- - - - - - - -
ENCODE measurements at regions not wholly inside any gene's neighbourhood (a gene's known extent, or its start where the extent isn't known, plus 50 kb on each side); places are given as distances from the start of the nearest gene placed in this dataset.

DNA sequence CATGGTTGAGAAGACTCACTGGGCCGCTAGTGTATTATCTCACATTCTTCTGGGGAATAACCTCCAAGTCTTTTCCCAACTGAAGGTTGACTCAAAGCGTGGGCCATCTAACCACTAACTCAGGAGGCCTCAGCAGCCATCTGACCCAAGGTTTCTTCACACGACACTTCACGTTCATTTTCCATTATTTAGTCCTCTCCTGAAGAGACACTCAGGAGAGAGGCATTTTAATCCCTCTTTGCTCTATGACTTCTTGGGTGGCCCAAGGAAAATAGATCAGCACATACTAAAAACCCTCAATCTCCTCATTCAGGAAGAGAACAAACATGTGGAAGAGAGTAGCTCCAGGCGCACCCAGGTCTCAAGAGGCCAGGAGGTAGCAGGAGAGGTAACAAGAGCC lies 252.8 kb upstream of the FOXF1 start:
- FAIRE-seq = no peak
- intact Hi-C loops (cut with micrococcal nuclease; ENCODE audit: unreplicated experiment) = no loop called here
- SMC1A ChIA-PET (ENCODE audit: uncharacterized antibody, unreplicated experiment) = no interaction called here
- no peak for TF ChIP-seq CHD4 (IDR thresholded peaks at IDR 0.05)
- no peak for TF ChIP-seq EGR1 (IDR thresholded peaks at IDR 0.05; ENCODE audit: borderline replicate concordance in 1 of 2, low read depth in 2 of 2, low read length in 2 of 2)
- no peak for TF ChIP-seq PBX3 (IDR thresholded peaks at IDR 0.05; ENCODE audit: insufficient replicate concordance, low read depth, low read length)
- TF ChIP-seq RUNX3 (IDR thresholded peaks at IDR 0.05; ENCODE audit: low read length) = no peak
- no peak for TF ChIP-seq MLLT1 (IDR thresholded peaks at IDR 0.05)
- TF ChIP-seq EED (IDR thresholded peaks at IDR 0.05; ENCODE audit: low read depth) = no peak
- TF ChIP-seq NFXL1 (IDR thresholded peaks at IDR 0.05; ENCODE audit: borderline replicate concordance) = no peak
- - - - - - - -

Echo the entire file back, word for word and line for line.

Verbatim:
ENCODE measurements at regions not wholly inside any gene's neighbourhood (a gene's known extent, or its start where the extent isn't known, plus 50 kb on each side); places are given as distances from the start of the nearest gene placed in this dataset.

DNA sequence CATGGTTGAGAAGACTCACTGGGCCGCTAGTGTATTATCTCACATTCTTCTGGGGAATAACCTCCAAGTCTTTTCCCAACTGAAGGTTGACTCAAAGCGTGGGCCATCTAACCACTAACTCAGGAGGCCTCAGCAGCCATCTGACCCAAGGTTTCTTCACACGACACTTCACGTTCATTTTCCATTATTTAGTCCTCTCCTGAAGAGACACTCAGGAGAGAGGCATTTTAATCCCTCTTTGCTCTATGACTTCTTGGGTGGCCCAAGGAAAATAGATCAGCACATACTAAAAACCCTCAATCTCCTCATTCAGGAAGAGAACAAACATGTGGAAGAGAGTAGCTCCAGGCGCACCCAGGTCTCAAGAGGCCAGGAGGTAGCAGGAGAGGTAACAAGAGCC lies 252.8 kb upstream of the FOXF1 start:
- FAIRE-seq = no peak
- intact Hi-C loops (cut with micrococcal nuclease; ENCODE audit: unreplicated experiment) = no loop called here
- SMC1A ChIA-PET (ENCODE audit: uncharacterized antibody, unreplicated experiment) = no interaction called here
- no peak for TF ChIP-seq CHD4 (IDR thresholded peaks at IDR 0.05)
- no peak for TF ChIP-seq EGR1 (IDR thresholded peaks at IDR 0.05; ENCODE audit: borderline replicate concordance in 1 of 2, low read depth in 2 of 2, low read length in 2 of 2)
- no peak for TF ChIP-seq PBX3 (IDR thresholded peaks at IDR 0.05; ENCODE audit: insufficient replicate concordance, low read depth, low read length)
- TF ChIP-seq RUNX3 (IDR thresholded peaks at IDR 0.05; ENCODE audit: low read length) = no peak
- no peak for TF ChIP-seq MLLT1 (IDR thresholded peaks at IDR 0.05)
- TF ChIP-seq EED (IDR thresholded peaks at IDR 0.05; ENCODE audit: low read depth) = no peak
- TF ChIP-seq NFXL1 (IDR thresholded peaks at IDR 0.05; ENCODE audit: borderline replicate concordance) = no peak